By Claroty

Much of modern society relies on stable, secure critical infrastructure, but cybersecurity threats constantly challenge our complex and connected systems, placing national security, economic stability, and public safety at risk.

This month, a GAO report examined 16 critical infrastructure sectors and their progress toward implementing the National Institute of Standards and Technology’s (NIST) Framework for Improving Critical Infrastructure Cybersecurity. Water and wastewater, a diverse and under-resourced space, is one of only three (along with government facilities and the defense industrial base) identified in the report as having determined the rate of framework adoption by entities within their sector.

Other critical infrastructure sectors were not as progressive in terms of framework implementation. Some industries—such as energy, food and agriculture, information technology, and transportation systems—have taken steps toward adoption, while the remaining nine—including critical manufacturing, dams, and nuclear facilities—have not, the GAO said in its report.

Use of Cybersecurity Controls in Water & Wastewater on the Rise

According to the report, voluntary technical assessments of 146 water utility sites conducted by the Environmental Protection Agency (EPA) identified a 32 percent increase in the use of cybersecurity controls recommended in the report.

“​​The data on improvements and progress made included growth that the entities have collectively made in each of the five functional areas of the NIST frameworks (identify, protect, detect, respond, and recover),” the report said of water’s results.

Further, an initial assessment showed entities had implemented 38% of the activities that covered the five functional areas; two follow-up assessments later, and that number was up to 50%. Some of those specific activities include developing a sector-specific list of best practices and implementing training and awareness programs. The report also shares examples of water and wastewater organizations using the framework to improve cybersecurity, including assessing the comprehensiveness of security programs.

The NIST framework is considered the standard for risk management across industries and can be used to manage risk across sectors and technologies ranging from information technology (IT), Industrial Control Systems (ICS), cyber-physical systems (CPS), and the Extended Internet of Things (XIoT).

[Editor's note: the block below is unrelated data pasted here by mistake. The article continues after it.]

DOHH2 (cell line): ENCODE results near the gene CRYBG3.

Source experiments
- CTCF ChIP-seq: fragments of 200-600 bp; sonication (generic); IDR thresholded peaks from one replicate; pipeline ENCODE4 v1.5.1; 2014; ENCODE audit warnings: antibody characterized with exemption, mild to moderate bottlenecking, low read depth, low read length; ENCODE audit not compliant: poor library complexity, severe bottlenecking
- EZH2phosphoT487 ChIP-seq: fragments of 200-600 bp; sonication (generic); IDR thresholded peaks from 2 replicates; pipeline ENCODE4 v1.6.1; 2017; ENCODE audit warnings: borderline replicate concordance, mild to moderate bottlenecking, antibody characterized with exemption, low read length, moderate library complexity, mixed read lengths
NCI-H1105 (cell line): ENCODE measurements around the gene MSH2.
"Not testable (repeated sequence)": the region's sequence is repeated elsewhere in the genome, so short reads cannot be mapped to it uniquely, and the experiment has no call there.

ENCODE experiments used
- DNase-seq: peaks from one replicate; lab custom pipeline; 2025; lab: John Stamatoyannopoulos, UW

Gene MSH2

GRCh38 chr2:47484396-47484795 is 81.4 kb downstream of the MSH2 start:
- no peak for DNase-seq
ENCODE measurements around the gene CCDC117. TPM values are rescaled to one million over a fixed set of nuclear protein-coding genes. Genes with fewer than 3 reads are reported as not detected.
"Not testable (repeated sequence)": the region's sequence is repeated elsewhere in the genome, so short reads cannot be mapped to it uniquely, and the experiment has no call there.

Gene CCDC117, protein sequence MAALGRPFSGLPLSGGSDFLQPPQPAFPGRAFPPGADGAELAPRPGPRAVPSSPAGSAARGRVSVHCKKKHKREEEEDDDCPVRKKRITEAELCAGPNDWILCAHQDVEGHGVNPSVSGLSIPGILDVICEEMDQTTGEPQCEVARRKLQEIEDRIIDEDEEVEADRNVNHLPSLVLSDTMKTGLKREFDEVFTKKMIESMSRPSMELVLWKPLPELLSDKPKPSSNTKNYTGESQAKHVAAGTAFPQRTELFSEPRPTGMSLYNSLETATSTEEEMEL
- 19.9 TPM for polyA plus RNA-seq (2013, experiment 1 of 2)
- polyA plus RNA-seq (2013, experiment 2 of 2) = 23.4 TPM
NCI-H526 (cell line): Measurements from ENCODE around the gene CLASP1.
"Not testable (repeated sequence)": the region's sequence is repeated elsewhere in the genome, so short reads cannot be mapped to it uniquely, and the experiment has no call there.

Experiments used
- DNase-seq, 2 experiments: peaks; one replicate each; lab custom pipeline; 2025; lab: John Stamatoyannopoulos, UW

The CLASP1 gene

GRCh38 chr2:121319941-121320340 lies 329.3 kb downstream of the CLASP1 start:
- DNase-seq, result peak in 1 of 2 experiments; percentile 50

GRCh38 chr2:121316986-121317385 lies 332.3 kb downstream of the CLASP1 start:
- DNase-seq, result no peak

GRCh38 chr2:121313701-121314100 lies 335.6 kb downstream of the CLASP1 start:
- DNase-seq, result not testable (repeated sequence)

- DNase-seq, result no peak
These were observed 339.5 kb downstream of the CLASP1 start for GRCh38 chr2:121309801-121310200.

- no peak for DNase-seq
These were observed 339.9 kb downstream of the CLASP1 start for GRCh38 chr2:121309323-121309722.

The framework, however, is not a one-size-fits-all approach to managing cybersecurity risk because each space has unique threats, vulnerabilities, and risk tolerances. Each will vary in how they customize practices, but having an overarching strategy is an essential component of overall risk management.

Water & Wastewater Up to Bat in 100-Day Sprint

Water has been an opportunistic target for advanced attackers, prompting the EPA to publish a four-point cybersecurity action plan last month and kick off a 100-day sprint similar to others mandated last year by the Biden administration in its Industrial Control Systems Cybersecurity Initiative. Like many of the 16 critical infrastructure sectors identified by CISA, water and wastewater have their challenges. For example, while there are several large water and wastewater companies, most are smaller entities that operate at the county, municipality, or township scale.

The EPA said in a statement that the country’s 52,000 community water systems and 16,000 wastewater systems are expected to strategize how to improve early cybersecurity threat detection and share threat indicators and other information to expedite action from the federal government.

Securing Connected Cyber-Physical Systems

Investing in technologies that can accurately identify connected assets and vulnerabilities, and also provide remediation strategies is paramount. A secure remote access solution can help facilities connect with confidence and provide role- and policy-based access controls, alerting, and the ability to audit, investigate, and terminate malicious activity.

Besides reducing risk and better managing cybersecurity threats, a solution for the XIoT can also help align and prioritize cybersecurity activities for converged enterprises. By identifying and prioritizing opportunities for continuous and repeatable improvement, organizations can apply risk management principles and best practices to improve security and resilience regardless of size, degree of cybersecurity risk, or cybersecurity sophistication.

Cybersecurity risk affects the bottom line. It can drive up costs, affect revenue, and harm the ability to innovate and get and retain customers. Cyber-physical security solutions enable management to focus on business drivers to guide cybersecurity activities and consider risk management processes. These tools can help organizations determine necessary actions for critical service delivery and prioritize ROI investments.